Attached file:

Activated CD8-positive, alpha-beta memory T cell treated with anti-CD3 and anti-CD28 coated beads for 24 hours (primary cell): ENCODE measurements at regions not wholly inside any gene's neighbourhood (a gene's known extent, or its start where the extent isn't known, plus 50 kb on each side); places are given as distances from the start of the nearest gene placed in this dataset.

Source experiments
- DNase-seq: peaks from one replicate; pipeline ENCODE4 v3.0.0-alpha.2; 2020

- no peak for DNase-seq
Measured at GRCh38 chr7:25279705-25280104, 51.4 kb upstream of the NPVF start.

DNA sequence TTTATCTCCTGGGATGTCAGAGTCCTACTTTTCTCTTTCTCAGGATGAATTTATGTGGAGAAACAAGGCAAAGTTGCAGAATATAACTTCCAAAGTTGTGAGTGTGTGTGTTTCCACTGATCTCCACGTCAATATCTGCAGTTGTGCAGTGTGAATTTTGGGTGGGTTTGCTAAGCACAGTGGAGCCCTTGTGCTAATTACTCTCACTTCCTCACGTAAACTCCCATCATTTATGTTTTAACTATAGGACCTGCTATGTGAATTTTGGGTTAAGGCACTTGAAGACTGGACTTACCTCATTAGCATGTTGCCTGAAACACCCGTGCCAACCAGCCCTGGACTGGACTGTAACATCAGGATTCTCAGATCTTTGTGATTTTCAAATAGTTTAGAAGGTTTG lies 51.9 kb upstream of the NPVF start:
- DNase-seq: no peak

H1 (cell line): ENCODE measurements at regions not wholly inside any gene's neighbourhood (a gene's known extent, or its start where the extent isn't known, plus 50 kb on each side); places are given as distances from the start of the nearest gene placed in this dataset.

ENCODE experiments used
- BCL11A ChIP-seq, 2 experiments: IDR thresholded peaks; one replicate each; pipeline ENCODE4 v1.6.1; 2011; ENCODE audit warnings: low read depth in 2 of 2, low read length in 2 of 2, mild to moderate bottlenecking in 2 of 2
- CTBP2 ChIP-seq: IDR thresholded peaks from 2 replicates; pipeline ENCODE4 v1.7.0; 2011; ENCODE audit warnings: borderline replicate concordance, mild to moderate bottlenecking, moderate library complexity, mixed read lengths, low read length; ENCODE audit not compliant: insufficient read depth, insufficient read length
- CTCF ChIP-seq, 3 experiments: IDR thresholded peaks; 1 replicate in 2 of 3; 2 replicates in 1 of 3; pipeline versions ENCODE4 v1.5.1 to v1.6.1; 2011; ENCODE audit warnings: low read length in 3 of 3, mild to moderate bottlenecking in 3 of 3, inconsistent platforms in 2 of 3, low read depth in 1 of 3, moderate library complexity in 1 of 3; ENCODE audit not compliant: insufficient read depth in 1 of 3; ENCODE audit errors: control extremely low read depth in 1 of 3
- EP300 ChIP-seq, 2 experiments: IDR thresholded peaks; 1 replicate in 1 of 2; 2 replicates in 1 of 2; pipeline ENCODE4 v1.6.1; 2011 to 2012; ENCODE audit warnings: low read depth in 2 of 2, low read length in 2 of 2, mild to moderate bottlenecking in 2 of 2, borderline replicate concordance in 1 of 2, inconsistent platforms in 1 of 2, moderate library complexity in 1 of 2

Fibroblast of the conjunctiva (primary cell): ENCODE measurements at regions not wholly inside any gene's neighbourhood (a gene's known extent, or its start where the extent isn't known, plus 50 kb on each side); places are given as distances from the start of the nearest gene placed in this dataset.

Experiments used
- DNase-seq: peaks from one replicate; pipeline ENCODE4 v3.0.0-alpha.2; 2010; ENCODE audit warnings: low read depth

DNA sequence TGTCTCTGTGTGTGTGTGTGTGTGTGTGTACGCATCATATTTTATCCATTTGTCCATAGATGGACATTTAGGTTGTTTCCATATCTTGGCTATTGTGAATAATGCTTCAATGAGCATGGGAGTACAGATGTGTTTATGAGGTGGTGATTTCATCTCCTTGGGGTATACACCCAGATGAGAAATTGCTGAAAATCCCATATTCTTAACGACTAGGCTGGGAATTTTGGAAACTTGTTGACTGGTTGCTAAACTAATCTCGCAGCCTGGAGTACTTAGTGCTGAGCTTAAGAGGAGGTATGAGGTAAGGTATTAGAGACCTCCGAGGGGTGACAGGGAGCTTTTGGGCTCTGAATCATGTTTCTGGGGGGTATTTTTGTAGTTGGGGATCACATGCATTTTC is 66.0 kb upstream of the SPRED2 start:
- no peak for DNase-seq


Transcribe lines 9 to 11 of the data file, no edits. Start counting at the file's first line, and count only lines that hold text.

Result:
ENCODE experiments used
- BCL11A ChIP-seq, 2 experiments: IDR thresholded peaks; one replicate each; pipeline ENCODE4 v1.6.1; 2011; ENCODE audit warnings: low read depth in 2 of 2, low read length in 2 of 2, mild to moderate bottlenecking in 2 of 2
- CTBP2 ChIP-seq: IDR thresholded peaks from 2 replicates; pipeline ENCODE4 v1.7.0; 2011; ENCODE audit warnings: borderline replicate concordance, mild to moderate bottlenecking, moderate library complexity, mixed read lengths, low read length; ENCODE audit not compliant: insufficient read depth, insufficient read length